When we get a new existing project for analyzing, development or support, we often have a question: where to start from? There might be a lot of legacy code, assemblies, projects, solutions, etc. There's something that can help us to get a clue: NDepend - a tool for managing complex .NET code.
NDepend can be downloaded from the official site www.ndepend.com. The response email contains installation and licence activation details and other necessary info to start.
The installation package consists of:
- NDepend Console - console application to run NDepend commands.
- Visual Studio Plugin installator. NDepend 4.1 supports Visual Studio 2008, 2010 and 2012.
- NDepend Power Tools with the source code. This is a set of short programs based on NDepend API, demonstrating its syntax and capabilities.
- Visual NDepend. This is a standalone Windows application that allows NDepend analysis outside of Visual Studio.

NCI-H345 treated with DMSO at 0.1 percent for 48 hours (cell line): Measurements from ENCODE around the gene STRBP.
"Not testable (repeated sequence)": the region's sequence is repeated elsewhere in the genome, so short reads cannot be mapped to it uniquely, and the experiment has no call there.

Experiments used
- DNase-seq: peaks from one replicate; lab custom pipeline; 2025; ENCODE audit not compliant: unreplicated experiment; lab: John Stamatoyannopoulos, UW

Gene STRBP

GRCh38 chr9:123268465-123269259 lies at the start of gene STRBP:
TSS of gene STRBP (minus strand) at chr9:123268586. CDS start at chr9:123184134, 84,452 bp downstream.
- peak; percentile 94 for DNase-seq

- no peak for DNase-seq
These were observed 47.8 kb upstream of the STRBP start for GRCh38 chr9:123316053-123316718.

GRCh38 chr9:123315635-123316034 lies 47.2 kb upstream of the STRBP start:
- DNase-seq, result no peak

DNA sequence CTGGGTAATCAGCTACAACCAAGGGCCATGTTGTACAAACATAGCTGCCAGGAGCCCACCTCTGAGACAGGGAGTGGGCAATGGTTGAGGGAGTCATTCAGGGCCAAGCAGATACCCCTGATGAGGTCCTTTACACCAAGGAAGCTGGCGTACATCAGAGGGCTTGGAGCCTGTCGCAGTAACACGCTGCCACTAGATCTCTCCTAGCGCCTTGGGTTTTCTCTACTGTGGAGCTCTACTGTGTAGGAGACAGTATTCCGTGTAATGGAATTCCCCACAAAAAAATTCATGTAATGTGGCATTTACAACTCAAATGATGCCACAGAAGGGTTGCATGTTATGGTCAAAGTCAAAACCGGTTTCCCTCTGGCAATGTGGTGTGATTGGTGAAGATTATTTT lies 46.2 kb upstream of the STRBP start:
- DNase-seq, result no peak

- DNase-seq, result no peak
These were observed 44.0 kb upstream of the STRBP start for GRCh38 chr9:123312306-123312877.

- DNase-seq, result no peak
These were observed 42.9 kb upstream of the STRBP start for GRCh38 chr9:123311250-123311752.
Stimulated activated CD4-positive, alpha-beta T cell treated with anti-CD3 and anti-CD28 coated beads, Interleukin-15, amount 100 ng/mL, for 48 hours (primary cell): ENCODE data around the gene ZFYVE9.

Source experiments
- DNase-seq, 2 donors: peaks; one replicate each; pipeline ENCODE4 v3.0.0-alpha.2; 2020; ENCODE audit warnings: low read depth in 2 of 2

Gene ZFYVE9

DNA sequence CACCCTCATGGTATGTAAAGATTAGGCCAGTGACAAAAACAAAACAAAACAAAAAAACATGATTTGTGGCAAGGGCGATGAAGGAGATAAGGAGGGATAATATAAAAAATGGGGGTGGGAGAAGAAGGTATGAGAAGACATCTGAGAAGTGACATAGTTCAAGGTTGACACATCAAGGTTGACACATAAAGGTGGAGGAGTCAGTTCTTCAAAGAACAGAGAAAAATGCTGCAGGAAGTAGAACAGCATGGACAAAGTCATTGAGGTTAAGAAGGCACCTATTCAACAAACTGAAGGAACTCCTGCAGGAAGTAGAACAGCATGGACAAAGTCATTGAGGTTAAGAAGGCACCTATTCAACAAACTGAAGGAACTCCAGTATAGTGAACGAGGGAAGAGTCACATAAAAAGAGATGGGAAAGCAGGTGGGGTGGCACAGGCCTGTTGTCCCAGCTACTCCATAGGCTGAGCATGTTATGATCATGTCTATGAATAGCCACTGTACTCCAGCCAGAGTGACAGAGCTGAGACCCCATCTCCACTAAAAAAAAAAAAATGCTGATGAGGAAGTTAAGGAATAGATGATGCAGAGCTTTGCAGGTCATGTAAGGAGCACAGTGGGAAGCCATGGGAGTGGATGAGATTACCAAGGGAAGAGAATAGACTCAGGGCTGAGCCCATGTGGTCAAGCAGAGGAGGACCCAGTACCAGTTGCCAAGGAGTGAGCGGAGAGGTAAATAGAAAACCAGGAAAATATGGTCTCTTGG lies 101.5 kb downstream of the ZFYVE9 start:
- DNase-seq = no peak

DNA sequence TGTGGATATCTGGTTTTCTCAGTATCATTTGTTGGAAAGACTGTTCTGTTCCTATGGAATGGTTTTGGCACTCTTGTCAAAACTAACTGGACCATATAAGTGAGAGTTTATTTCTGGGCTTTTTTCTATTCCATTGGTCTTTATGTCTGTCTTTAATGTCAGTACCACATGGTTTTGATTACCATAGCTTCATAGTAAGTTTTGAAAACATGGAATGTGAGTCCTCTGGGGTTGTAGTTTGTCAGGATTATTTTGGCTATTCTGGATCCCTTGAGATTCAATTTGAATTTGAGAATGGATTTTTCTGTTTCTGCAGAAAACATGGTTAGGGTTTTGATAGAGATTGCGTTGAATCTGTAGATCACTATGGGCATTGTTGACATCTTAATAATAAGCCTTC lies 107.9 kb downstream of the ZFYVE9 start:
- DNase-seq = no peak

- Links to build process resources. It contains information about how to integrate NDepend to countinuous integration systems and build systems. It can be integrated to CruiseControl.NET, FinalBuilder, TeamCity and Team Foundation Server. It supports NAnt and MSBuild tasks.
There's a special NDepend project format, based on XML, with extension .ndproj. This file contains a set of assemblies to analyze, NDepend project properties and a special set of rules and queries to be applied to the project.
The NDepend project can be attached to existing Visual Studio project, solution or to a particular set of .NET assemblies permanently or temporarily. Permanently means that it puts the .ndproj file to the solution folder and includes it to the solution .sln file and places the NDependOut folder with reports and output. Temporarily means it puts the same into "C:\Users\...\AppData\Local\Temp\" folder, so your sources are not messed with NDepend files and your solution file remains in readonly mode. The first case is more suitable if your team decides to track you solution with NDepend permanently or continuously. The second case is more suitable if you decide to look into the project once or once in a while.
Dependency Graph allows to visualize dependencies between different project components and (if included by special option) third party components. Basically it can show dependencies between:
- method and fields.